Rants tag

Rants, ruminations, and rambling remarks from my mad, muddled, meandering mind.

Tuesday, April 9, 2013

Finding a Voice: the Player Characters of TSW

While I consider The Secret World to be one of the best (if not the best, period) storytelling engine that I’ve seen in MMOs, it’s a little strange how my character has yet to say a single word in the entirety of her adventures... This game world and its inhabitants are so incredibly interesting, but I still don’t quite know who I am.
~Syp, When My Death Comes
Syp is wishing that his character could speak for herself. Seems that many—though not all—of his readers disagree; I happen to be one of them.

My characters' voices are different than whatever the devs and artists would think of. A perhaps ironic  example: I "pictured" Zen Rafell, my Smuggler in SWTOR, as having a gravelly voice like the guy in the SWTOR cinematic trailer, "The Return":
Contrast that with the actual smuggler voice in the game. He sounds reasonably tough in this trailer, but trust me when I say his milquetoast voice and tone made him practically unplayable for me:
I felt sidelined by some of my characters' voices in SWTOR, and even more so in GW2, where I can't even decide what they say. There is reasonable storytelling in both games (YMMV), but I don't feel personally involved. The less my character speaks, the more I can put my own reactions into the game. This may be why I feel such an attachment, even now, to my STO captains and crews.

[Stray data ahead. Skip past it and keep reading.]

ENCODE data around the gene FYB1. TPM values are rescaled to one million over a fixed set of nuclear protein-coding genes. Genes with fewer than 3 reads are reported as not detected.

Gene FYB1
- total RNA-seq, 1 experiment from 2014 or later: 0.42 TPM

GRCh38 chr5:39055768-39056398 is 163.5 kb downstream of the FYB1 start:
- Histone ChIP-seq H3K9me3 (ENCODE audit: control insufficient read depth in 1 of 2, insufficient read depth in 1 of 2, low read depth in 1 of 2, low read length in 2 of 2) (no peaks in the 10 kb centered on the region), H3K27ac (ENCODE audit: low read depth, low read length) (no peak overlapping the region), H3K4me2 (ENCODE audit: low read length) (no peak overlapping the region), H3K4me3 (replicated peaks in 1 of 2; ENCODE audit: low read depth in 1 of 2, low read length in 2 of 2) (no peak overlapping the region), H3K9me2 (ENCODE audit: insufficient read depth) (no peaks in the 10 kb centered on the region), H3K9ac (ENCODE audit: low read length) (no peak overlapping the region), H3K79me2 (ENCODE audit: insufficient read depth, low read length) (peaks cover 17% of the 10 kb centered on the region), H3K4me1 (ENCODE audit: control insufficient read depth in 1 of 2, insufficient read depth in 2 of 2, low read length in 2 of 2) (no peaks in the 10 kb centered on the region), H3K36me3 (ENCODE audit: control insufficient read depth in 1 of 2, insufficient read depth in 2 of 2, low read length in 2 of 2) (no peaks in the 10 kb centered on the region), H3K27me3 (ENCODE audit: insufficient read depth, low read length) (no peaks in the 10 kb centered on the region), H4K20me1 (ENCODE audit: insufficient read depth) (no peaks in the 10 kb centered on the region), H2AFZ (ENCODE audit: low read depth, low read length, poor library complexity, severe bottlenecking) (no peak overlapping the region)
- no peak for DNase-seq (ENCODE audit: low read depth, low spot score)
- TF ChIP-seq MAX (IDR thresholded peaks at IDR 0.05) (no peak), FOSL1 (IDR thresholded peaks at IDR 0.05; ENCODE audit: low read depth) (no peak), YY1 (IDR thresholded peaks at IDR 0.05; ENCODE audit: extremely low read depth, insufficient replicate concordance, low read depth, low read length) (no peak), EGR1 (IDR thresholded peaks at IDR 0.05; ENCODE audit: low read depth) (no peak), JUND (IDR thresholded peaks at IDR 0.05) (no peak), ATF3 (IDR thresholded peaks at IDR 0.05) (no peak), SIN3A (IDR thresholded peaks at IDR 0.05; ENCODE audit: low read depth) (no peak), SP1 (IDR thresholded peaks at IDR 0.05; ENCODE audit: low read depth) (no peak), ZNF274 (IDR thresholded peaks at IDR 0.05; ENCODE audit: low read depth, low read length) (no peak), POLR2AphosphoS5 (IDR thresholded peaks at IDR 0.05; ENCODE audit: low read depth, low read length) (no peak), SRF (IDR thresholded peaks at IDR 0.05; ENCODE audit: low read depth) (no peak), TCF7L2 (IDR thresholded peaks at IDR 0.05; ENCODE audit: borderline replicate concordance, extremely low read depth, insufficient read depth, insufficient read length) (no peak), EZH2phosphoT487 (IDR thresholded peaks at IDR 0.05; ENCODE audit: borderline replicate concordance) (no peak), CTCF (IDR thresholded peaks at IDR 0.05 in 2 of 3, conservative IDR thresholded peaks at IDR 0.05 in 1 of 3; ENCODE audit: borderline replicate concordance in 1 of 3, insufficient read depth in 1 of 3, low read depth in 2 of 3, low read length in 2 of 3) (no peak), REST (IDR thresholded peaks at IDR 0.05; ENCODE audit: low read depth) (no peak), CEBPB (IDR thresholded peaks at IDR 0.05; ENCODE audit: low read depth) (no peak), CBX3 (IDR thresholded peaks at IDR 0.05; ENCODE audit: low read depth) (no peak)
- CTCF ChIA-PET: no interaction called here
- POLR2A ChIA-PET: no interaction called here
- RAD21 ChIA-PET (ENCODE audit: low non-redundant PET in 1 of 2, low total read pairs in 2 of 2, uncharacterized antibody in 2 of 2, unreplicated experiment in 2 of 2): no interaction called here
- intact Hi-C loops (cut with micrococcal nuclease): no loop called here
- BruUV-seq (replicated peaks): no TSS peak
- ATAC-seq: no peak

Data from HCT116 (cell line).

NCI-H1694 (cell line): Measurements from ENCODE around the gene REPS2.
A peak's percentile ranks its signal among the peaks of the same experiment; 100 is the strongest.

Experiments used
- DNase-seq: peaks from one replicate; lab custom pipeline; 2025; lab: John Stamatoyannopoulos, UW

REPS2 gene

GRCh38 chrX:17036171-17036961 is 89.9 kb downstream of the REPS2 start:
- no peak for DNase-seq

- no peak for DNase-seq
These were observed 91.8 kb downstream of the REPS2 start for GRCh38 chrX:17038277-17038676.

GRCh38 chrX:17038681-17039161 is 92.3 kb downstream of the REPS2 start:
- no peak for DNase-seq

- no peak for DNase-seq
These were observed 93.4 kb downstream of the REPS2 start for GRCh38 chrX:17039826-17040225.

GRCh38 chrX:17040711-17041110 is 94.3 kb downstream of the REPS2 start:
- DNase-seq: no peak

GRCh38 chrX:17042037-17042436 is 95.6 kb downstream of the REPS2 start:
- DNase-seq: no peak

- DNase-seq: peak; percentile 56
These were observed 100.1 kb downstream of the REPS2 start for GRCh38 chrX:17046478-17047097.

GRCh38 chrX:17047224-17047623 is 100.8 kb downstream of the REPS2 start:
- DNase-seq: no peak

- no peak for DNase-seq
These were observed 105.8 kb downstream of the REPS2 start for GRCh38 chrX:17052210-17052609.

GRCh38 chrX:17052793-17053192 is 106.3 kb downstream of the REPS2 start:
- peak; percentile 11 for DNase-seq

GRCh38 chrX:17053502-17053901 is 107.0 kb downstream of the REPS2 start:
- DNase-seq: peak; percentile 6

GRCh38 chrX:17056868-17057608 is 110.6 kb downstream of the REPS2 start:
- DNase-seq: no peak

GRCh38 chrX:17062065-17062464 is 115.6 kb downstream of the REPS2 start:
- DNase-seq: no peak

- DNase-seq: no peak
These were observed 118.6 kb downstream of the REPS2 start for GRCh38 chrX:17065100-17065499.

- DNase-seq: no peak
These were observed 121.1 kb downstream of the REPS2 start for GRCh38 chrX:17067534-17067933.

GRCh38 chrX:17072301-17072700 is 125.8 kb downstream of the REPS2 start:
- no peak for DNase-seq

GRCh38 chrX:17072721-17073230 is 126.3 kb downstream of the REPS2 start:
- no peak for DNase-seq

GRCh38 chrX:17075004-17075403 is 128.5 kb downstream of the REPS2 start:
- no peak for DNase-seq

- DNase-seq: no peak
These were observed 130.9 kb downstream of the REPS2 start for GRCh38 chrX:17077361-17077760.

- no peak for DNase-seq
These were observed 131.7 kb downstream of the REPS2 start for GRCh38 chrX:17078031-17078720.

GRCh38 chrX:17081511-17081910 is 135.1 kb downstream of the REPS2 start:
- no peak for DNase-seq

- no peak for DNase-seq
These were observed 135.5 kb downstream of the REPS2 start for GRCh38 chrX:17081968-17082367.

I know exactly who my TSW characters are. Well, maybe not exactly. But we've settled into a comfortable relationship. And I hear their voices in my head. (That's sounds creepy, doesn't it.) I can imagine their voices clearly.
I hear my sister-in-law's low-toned Japanese when Poppyshock "speaks." Dortmunder has a baritone German accent (probably a Bavarian lilt, to be honest, since that's the region I have most experience with). And Lone Star Belle pronounces her words with a slight Central Texas drawl.
Some of this sense of my characters happened almost immediately. Other parts have developed over time, due to circumstances in the game or seeing their expressions. LSB, for instance, while always a strong female character, didn't start out a tough-as-nails gunslinger. But that came as I have played and shifted her weapons.
So in the end, while I have enjoyed those other games where my characters have voices bestowed by the developers, I personally prefer the times when I can interpret them my way. It makes them more real to me, not less. Maybe someday our games will be sophisticated enough for us to customize character voices the way we now customize their faces. Until then, I prefer that they remain the strong, silent type.

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